Saw III is the most miserable telenovela you’ll ever see. Its juxtaposing storylines involve a troubling trifecta of a madman lying on his literal death-bed being kept alive by a captive doctor and his apprentice while a grieving father is given the ultimate test of forgiveness. With Leigh Whannell back as the film’s sole screenwriter, it’s surprising (given his style) he negates any attempt at humor, opting instead for two hours of melancholy. Following a sequel that doubled down on the gore and negated the psychological aspects of the series, Saw III finds a way for both to coexist in an utterly nasty piece of work.
This time around, it’s Dr. Lynn Denlon (Bahar Soomekh) who becomes a central pawn in John “Jigsaw” Kramer’s (Tobin Bell) game. She’s kidnapped and taken in by John’s apprentice Amanda (Shawnee Smith), who traps her in the hospital room of his warehouse and straps an unwieldy collar to her neck. The collar is linked to John’s heart rate as he lies near death, dangerously close to succumbing to his cancer. Lynn’s task is to use the surrounding tools and medicines to perform a dangerous operation on John’s frontal lobe. If she fails, John dies and so does she. Once she overcomes the initial shock of her situation, Lynn’s fledgling banter with John becomes a source of contempt for the emotional Amanda.
Meanwhile, there’s Jeff (Angus Macfadyen), who is arguably put through a more grueling test. Jeff lost his young son to a drunk driver, a tragic event that has soiled his relationship with his wife and surviving daughter. Jeff must navigate John’s lair, coming face-to-face with everyone who played some role in the accident as they’re bound and tortured in inexplicable ways. Jeff can either choose to save their lives or watch them perish with the promise of finally getting to look his son’s killer in the eyes.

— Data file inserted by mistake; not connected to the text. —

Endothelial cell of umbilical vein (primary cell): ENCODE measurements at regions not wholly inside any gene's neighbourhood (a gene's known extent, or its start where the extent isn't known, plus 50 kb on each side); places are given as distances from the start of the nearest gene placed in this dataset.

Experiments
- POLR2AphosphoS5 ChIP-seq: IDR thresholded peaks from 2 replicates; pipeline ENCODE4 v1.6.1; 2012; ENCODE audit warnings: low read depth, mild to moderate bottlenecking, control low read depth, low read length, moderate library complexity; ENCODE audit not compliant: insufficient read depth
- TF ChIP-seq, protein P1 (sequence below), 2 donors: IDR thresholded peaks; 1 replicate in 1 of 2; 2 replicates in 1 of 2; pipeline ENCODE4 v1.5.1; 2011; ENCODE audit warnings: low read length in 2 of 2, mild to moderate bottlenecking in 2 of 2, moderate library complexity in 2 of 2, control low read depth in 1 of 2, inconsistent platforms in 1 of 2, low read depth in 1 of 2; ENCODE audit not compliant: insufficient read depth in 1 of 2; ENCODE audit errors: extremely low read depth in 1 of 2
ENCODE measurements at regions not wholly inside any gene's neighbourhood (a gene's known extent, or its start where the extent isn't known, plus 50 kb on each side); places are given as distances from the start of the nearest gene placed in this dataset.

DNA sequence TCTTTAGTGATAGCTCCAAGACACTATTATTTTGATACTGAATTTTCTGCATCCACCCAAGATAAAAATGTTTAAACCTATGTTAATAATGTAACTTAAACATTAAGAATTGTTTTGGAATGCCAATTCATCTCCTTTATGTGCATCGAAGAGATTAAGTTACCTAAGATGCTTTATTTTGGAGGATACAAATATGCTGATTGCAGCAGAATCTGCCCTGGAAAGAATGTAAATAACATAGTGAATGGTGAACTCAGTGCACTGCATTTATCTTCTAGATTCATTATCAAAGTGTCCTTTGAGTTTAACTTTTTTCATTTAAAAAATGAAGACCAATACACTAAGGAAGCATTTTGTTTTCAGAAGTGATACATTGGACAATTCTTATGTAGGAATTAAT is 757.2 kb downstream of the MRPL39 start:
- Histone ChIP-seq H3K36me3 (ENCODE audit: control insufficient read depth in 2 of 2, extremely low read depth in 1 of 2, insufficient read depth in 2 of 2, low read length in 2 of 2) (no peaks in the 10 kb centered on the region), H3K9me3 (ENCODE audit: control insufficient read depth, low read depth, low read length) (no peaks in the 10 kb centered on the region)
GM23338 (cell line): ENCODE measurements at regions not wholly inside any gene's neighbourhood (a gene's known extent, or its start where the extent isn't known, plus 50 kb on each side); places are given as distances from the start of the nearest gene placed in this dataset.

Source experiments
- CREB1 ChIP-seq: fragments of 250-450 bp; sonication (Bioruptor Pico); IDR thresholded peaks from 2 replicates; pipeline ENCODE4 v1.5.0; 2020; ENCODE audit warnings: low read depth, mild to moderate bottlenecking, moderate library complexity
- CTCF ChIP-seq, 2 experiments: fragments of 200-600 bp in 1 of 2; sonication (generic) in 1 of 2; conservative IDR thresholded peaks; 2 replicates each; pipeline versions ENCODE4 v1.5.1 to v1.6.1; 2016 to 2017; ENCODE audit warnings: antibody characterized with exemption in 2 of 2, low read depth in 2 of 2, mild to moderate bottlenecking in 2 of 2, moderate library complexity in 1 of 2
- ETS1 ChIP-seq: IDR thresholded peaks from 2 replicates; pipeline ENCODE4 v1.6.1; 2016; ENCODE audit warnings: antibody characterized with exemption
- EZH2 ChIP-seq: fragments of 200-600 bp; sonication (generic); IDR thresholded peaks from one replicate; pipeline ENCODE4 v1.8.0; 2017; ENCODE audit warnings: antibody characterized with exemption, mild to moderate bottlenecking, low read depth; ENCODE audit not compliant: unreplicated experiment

Where Saw II loaded up on characters and placed them in a Rube Goldberg house of horror, Saw III dials back and gives us two elaborate setups on which to focus. Whannell might be a little flashback heavy in certain spots, inadvertently jumbling what is an otherwise digestible narrative, but this juxtaposition is equal parts entertaining and riveting. It delivers what we expect (ample gore, sadistic traps) but what we ultimately stay for — the interpersonal exchanges coupled with the rising stakes for the characters.
Tobin Bell is given less time to wax poetic about his motivations and more time to coerce — with his ominously raspy, hoarse voice — Amanda and Lynn into keeping him alive. Furthermore, Macfadyen makes a human out of Jeff, easily the most intriguing anti-hero of the series since Adam and Lawrence. It’s hard to believe a father who lost his son to a drunk driver wouldn’t feel at least a measurable amount of hate and a desire for vengeance, but we see early on how it consumes Jeff’s will to live. With each passing trap — everything involving a subject freezing to death to being drowned in pig slop — that no matter how severe or ungodly the punishment for those Jeff blames, it will not bring him closure nor his son back to life.
Saw III also features the best climax of the series yet with one of the most sinister and horrifying scenes in a horror film I’ve seen in a blue moon. It’s called “The Rack,” which has a subject’s limbs and neck tightly secured in what is essentially an oscillating crucifix that will completely turn one’s arms and legs 360 degrees. Coupled with the grungy aesthetic, banging metal music, blood-curdling screams, and graphic bone-cracking, it’s stomach-turning, yet delightfully on-brand.
Saw III is a strong return-to-form for a series that would go on to be more than a trilogy, with four more installments coming each subsequent year serving as a reminder not only that Halloween is near but you can’t milk a good idea enough. I slightly shudder at what direction this series takes from here, but rest easy knowing the first three films, flaws and all, make a devilishly entertaining trilogy.
Starring: Tobin Bell, Shawnee Smith, Bahar Soomekh, Angus Macfayden, Donnie Wahlberg, Dina Meyer, and Leigh Whannell. Directed by: Darren Lynn Bousman.
Steve Pulaski has been reviewing movies since 2009 for a barrage of different outlets. He graduated North Central College in 2018 and currently works as an on-air radio personality. He also hosts a weekly movie podcast called "Sleepless with Steve," dedicated to film and the film industry, on his YouTube channel. In addition to writing, he's a die-hard Chicago Bears fan and has two cats, appropriately named Siskel and Ebert!